When the handful of Poland’s original population of 3 million Jews returned from Siberia, concentration camps, or from hiding to reclaim their property and their lives they were subjected to intense anti-semitism following the war. They were denied work, health care, access to their property, and worse still, were subjected to threats, beatings, and in a handful of towns, Kielce being the most famous, murder. The book is highly documented and littered with footnotes and references making it more academic than a story. It takes some work to move through it, but the image of Poles as deeply anti-Semitic is inescapable. Gross’s other book, Neighbors, is an account of the murder of hundreds of Jews in the village of Jedwabne, Poland during World War II, without the presence of any Nazis and Fear is a continuation of Gross’s investigation into Poland’s behavior toward Jews during and after the war.. In short, Fear, is the official account of the story of our friend, Chana Factor, and our Temple Congregant, Janine Dreyfus. October 2006.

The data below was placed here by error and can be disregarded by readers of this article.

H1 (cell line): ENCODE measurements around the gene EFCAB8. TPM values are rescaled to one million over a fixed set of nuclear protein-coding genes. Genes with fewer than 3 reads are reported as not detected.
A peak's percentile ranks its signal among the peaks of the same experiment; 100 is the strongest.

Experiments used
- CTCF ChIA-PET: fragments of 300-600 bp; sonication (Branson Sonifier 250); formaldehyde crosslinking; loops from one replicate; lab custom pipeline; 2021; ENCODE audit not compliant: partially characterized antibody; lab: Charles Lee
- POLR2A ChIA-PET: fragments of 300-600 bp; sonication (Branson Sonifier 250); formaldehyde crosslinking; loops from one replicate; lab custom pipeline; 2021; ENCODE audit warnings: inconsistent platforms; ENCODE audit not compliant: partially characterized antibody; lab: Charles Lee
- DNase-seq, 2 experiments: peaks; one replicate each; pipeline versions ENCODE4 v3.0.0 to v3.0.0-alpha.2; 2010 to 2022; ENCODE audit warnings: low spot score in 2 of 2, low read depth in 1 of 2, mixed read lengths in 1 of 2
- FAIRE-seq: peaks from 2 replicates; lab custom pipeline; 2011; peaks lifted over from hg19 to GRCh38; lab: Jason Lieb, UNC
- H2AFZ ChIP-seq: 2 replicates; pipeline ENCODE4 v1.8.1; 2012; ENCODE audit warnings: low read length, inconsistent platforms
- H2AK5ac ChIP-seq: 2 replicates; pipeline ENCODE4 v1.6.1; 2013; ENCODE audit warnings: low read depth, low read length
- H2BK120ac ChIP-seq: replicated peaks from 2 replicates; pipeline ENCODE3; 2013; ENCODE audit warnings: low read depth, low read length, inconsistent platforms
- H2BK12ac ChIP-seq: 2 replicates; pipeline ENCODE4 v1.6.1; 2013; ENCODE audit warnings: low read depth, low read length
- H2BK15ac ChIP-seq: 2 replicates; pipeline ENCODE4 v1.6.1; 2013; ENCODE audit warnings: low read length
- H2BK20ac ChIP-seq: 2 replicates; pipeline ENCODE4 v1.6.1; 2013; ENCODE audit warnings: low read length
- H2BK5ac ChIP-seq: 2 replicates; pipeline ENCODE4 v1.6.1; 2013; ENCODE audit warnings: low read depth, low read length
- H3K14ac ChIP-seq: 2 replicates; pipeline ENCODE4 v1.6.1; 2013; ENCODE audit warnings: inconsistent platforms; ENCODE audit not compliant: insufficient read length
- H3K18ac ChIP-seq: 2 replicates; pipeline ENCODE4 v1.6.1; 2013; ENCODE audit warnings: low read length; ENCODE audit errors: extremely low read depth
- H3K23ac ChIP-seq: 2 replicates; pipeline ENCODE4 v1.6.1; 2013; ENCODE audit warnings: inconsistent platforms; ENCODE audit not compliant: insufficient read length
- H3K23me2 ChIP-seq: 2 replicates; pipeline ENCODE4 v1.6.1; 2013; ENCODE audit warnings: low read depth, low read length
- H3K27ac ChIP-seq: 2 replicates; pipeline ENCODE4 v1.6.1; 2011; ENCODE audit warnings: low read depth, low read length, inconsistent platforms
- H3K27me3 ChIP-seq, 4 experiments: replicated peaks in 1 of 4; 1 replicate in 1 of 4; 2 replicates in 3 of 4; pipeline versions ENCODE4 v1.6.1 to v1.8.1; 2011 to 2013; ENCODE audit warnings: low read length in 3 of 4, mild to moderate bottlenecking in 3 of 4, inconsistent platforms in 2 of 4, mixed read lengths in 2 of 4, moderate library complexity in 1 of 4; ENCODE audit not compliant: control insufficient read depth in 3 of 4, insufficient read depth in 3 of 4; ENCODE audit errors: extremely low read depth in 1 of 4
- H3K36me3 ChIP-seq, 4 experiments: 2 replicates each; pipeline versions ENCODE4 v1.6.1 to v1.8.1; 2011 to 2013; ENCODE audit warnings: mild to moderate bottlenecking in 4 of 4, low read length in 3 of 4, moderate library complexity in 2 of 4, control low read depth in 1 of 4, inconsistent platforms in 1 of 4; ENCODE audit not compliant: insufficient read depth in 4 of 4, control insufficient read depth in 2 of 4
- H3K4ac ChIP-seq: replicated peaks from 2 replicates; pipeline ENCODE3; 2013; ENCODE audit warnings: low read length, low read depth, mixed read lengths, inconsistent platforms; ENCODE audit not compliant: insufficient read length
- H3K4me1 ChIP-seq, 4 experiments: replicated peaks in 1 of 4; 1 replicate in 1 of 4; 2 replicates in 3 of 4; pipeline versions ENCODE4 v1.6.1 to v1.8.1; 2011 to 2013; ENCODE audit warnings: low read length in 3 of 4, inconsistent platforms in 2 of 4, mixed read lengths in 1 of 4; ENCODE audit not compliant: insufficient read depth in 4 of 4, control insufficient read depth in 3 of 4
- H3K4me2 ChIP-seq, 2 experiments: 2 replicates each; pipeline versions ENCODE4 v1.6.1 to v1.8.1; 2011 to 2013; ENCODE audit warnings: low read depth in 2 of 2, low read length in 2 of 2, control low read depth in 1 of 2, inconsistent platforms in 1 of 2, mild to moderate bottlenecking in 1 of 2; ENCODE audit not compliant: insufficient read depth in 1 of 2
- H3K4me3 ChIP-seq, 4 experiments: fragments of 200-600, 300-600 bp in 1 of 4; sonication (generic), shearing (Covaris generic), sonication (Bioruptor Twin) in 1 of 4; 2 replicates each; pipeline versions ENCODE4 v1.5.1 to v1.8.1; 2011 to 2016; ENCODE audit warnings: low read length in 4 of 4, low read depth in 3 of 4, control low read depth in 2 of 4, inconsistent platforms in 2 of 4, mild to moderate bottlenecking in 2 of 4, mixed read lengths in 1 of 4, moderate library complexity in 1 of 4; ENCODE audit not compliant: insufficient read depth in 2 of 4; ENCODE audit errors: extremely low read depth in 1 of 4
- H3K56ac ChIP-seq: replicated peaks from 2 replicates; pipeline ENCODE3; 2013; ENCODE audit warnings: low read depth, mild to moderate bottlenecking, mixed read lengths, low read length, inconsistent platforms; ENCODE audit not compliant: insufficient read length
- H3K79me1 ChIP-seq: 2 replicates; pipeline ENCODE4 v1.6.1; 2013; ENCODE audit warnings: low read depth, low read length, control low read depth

• Crabwalk by Gunter Gras *** (of 4)

    A slow, intelligent, patient novel I listened to on tape about how three generations of Germans relate to Nazis. The central theme is the sinking of an ocean liner in which nearly 10,000 people lost their lives making it one of the greatest ocean catastrophes of all times. There’s a Stalinist grandmother who lived in East Germany, her liberal, apologist, knee-jerk anti-Nazi son, and his neo-Nazi son. I skipped one of the five discs by accident and that may have helped prevent the story from becoming too tedious.

  • The Coffee Trader by David Liss *** (of 4)

    A Jewish escapee from the Spanish Inquisition makes his living on the Amsterdam stock market, where shrewd trading skills run up to the border of legality, morality, and safety. The book’s strength is its insight into the lives of Jews trying to maintain their religious and economic identity with the memory of Spanish persecution fresh in their minds. Moreover, the description of how stocks, in this case coffee is making its very first appearance in Europe, are bought and sold is fascinating. The plot is rather ordinary, however. It is a quick read. April 2007.

  • The Book Thief by Markus Zusak **** (of 4)